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Olivia Wagner

Parklands Monarch in Mexico

Beckley Creek Park, Broad Run Park, Pope Lick Park, The Strand, Turkey Run Park

Parklands’ Monarch makes it to Mexico

In the education department we believe in experiential learning, which means that sometimes our richest educational moments come from things that we do, not the tests we take. This is why we try to base all of our education programs on experiencing the nature around us. Whether it is dipping a net into a creek to see what lives there, or overturning rocks to try to study an animal living on the bank, we believe these experiences have a profound impact that can’t be duplicated in a classroom.

Last fall we decided to add a new experience for our Forest Learning Lab students, tagging monarch butterflies. We set out with butterfly nets in hopes of becoming part of a large-scale citizen science project that helps provide key information to researchers so they can protect and save the declining population of monarch butterflies.

Monarch butterflies make an amazing migration each year, from their overwintering sites in Mexico all the way to Canada. When the weather warms, monarchs will make their journey north within four generations, each generation completing a leg of the trip. The last generation will turn south and make the long journey back to Mexico. So, each fall an organization called Monarch Watch sends out tags to conduct a global citizen science project. The idea is to catch the last generation traveling to Mexico and put a small sticker on their wing, which has a unique code. After tagging, the citizen scientist puts the code, along with key information about the butterfly, into a database. These tags then get retrieved by locals in Mexico at their overwintering sites and turned into Monarch Watch.

From Monarch Watch, “Tagging helps answer questions about the origins of monarchs that reach Mexico, the timing and pace of the migration, mortality during the migration, and changes in geographic distribution. It also shows that the probability of reaching Mexico is related to geographic location, size of the butterfly, and the date.”

While being able to be a part of important research that can help save an amazing species is exciting, another cool part is seeing where the butterflies you tagged might have ended up. Monarch Watch puts out a list of all their recovered tags from the past year in the spring. As a citizen scientist, you can get your list out of all the butterflies you tagged and check it against theirs. The education department was excited to learn that one of the ones we tagged made it on that list! Tag no. ACGB 002 made it to El Rosario, Mexico.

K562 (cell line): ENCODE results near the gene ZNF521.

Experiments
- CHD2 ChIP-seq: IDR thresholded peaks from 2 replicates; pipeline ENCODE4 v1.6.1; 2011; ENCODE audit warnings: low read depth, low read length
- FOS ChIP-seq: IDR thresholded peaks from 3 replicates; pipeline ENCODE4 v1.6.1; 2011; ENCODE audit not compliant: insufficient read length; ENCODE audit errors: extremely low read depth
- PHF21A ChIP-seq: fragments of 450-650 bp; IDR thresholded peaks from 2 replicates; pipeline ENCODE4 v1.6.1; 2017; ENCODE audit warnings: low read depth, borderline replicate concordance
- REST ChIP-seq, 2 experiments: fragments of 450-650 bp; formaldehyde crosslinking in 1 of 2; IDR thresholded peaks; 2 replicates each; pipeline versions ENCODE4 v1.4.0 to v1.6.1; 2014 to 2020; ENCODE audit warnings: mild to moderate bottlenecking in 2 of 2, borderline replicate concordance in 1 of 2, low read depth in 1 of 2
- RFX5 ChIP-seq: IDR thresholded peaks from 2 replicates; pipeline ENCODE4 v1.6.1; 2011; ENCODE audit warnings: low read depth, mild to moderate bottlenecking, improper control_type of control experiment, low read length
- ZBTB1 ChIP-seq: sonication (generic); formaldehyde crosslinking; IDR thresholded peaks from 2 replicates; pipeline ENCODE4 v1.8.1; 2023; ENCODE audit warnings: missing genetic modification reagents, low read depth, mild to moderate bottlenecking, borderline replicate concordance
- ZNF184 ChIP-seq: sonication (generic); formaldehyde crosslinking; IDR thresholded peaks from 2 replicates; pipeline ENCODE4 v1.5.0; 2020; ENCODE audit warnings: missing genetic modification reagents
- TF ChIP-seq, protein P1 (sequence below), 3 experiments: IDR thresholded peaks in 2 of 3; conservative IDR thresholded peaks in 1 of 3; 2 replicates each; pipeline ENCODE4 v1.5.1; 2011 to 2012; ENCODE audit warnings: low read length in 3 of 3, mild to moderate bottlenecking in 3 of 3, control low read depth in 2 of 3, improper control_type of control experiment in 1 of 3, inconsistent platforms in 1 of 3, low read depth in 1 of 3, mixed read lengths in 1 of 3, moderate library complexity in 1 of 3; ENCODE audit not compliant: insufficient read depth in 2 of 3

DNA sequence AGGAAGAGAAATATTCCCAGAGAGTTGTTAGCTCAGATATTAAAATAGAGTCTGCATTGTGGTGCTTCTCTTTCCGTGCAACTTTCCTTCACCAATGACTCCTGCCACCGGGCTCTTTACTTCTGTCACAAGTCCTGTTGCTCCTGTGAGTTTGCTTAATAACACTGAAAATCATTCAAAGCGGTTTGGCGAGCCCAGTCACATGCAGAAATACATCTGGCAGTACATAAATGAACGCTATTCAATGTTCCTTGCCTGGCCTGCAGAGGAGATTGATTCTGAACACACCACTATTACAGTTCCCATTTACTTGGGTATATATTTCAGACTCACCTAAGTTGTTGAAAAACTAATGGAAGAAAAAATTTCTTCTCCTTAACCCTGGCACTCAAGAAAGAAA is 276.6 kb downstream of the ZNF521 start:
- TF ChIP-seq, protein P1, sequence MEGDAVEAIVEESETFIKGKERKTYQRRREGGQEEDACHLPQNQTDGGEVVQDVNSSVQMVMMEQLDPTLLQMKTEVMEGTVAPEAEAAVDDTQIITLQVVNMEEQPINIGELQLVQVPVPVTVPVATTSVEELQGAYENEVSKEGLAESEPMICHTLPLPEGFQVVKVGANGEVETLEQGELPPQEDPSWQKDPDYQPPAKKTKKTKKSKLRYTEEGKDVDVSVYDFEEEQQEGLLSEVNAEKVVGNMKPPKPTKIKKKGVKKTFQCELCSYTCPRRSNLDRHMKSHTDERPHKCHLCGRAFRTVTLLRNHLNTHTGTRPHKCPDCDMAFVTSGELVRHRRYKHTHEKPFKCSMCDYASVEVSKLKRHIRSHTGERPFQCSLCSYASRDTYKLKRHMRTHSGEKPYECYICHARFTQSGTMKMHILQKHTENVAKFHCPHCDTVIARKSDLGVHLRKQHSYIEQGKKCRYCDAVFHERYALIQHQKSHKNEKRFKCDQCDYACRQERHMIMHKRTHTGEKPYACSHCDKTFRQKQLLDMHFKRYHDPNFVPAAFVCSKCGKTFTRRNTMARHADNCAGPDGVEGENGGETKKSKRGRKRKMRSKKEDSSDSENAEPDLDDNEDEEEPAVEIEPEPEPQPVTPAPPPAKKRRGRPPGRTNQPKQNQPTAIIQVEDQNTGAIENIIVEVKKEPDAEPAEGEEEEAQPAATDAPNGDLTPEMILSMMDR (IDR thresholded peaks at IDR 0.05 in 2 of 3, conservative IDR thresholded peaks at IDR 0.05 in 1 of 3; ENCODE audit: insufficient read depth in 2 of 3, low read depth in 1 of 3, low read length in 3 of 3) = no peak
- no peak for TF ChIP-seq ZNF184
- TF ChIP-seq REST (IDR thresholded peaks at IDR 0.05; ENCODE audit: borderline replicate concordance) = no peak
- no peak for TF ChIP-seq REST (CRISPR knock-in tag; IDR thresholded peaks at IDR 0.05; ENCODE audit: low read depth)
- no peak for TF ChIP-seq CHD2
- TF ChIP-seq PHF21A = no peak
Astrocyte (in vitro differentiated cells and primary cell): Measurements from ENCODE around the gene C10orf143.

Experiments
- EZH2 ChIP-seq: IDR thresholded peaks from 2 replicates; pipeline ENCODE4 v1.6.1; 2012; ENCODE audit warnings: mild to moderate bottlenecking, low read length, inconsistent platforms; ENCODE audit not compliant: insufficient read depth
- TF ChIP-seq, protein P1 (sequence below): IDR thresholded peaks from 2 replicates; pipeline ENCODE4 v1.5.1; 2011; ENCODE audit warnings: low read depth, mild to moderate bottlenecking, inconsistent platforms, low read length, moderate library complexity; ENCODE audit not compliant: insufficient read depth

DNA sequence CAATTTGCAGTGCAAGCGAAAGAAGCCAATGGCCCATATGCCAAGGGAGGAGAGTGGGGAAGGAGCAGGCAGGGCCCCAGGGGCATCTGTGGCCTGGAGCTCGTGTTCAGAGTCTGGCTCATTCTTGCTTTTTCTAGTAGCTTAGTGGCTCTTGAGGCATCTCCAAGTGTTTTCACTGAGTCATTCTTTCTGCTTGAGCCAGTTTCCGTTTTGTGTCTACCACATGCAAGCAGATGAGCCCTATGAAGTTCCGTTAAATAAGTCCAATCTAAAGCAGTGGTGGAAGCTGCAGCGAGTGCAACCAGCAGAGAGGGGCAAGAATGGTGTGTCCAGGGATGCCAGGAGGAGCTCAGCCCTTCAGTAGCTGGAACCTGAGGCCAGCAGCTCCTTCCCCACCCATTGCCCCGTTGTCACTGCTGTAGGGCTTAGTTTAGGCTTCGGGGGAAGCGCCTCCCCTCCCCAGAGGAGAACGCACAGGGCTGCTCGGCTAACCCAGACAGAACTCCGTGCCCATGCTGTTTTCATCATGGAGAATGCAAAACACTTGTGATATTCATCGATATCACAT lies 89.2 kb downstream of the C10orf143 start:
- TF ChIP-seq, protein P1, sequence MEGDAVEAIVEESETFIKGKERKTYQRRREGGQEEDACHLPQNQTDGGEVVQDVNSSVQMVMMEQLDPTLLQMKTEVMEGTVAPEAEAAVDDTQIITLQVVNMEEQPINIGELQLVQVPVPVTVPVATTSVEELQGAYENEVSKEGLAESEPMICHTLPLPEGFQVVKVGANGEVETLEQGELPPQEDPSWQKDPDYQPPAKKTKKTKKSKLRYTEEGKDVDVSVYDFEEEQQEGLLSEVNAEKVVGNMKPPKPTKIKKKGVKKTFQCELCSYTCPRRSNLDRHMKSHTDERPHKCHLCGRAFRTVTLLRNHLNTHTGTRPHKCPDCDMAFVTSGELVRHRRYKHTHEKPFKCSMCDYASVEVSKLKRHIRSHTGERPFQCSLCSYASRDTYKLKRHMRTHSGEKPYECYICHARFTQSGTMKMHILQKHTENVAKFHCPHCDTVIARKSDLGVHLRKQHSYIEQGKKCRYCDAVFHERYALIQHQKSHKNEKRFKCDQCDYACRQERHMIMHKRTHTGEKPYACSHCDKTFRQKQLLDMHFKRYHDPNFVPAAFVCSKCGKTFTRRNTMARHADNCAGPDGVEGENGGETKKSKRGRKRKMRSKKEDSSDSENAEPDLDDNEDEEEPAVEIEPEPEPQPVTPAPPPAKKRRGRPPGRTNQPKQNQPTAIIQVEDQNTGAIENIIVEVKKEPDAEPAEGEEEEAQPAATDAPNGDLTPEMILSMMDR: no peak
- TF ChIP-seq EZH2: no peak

Monarchs are the only known butterfly to make a two-way migration like birds, and the last generation can travel up to 3,000 miles. When we set out to tag the last generation, some of the older students got to hold the butterflies (with careful instruction so as not to harm their wings). They felt how light the butterflies were and how fragile their wings, and I could see in their faces they were really considering the facts of this animal not just passively accepting them. This small creature in their hands can and will travel distances on their own that people can’t even begin to imagine doing, and although they would never admit it, I think that experience mildly impressed them.

Want to be a part of helping the monarchs?

  • Join the Monarch Watch tagging program – go to shop.monarchwatch.org to order a tagging kit of your own. Tagging kits may be ordered at anytime but they are shipped beginning August 1st to arrive ahead of the migration. Go to monarchwatch.org/tagging/ to get specific information on how to properly catch, tag and release monarch butterflies. Monarch tagging in Kentucky begins in late August. In the meantime, you can keep a lookout for any monarch with a tag and report it to the database at any time.
  • Make habitat for Monarchs – The population decline of Monarchs is in large part due to habitat loss. Monarchs rely on the Milkweed plant to feed on in their caterpillar stage. This wildflower once grew in abundance; however, farms and urbanization have wiped out many native meadows where it once grew. There are many places you can buy Milkweed plants to grow in your own yard to help add more habitat for monarchs. This is an awesome experience because you can watch as the caterpillars grow. You may even find chrysalises near your home, and if you get lucky, watch as they emerge into a butterfly!

Monarch with tag ACGB 002 was the same tag that was recovered in El Rosario, Mexico.

Picture taken by: Olivia Wagner

 

Interpretive rangers practice how to properly capture and hold butterflies in preparation for monarch tagging. Picture taken by: Erin Kinnetz

Forest learning lab students find monarch caterpillar on milkweed while tagging monarchs.

Picture taken by: Olivia Wagner

Forest learning lab student studies spent monarch chrysalis and monarch butterfly wings under a microscope. Picture taken by: Olivia Wagner